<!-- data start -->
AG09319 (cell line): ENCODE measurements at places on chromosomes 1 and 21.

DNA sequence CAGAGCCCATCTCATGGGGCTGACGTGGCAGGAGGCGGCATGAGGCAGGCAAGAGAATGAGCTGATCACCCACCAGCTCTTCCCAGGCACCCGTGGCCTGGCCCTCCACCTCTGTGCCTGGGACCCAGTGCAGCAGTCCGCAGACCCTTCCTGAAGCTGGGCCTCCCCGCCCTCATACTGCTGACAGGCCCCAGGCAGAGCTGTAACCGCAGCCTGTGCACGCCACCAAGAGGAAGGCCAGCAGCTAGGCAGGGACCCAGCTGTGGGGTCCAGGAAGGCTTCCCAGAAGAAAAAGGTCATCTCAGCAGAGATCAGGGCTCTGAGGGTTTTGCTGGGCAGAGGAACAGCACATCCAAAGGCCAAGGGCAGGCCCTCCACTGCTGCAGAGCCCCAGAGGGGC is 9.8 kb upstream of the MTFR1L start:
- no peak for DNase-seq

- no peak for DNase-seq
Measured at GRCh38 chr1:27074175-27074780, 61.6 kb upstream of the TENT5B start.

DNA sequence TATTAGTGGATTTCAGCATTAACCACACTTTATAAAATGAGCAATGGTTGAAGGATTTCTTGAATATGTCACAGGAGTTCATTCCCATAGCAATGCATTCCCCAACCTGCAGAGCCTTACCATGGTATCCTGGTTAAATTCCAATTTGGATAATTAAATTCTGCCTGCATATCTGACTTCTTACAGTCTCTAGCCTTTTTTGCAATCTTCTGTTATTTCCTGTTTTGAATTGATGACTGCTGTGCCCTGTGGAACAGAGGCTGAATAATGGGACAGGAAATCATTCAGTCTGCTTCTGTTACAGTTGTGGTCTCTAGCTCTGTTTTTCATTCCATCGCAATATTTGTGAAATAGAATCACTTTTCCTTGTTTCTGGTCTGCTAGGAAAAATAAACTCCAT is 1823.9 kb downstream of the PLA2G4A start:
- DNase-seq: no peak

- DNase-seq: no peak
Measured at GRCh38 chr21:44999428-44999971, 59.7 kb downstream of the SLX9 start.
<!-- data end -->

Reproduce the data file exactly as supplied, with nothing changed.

AG09319 (cell line): ENCODE measurements at places on chromosomes 1 and 21.

DNA sequence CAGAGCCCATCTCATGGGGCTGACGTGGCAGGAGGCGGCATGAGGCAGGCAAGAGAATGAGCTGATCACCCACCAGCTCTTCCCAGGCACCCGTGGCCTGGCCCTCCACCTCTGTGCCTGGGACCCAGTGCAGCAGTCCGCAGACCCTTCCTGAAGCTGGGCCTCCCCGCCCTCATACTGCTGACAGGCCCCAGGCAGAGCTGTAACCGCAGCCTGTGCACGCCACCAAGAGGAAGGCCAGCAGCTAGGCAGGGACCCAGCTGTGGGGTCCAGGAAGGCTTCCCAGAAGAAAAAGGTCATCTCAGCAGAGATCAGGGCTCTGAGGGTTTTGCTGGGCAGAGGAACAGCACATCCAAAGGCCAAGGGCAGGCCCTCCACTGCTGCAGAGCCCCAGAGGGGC is 9.8 kb upstream of the MTFR1L start:
- no peak for DNase-seq

- no peak for DNase-seq
Measured at GRCh38 chr1:27074175-27074780, 61.6 kb upstream of the TENT5B start.

DNA sequence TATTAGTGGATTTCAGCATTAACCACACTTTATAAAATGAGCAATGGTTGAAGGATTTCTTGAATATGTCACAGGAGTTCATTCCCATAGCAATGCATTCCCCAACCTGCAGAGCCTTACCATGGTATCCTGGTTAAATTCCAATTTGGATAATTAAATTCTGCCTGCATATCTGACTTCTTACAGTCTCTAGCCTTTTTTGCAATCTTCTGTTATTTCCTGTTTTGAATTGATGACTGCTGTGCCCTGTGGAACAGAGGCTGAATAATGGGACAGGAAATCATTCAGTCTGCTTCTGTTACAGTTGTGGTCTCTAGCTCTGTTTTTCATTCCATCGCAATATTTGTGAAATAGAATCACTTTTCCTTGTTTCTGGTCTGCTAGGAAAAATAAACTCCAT is 1823.9 kb downstream of the PLA2G4A start:
- DNase-seq: no peak

- DNase-seq: no peak
Measured at GRCh38 chr21:44999428-44999971, 59.7 kb downstream of the SLX9 start.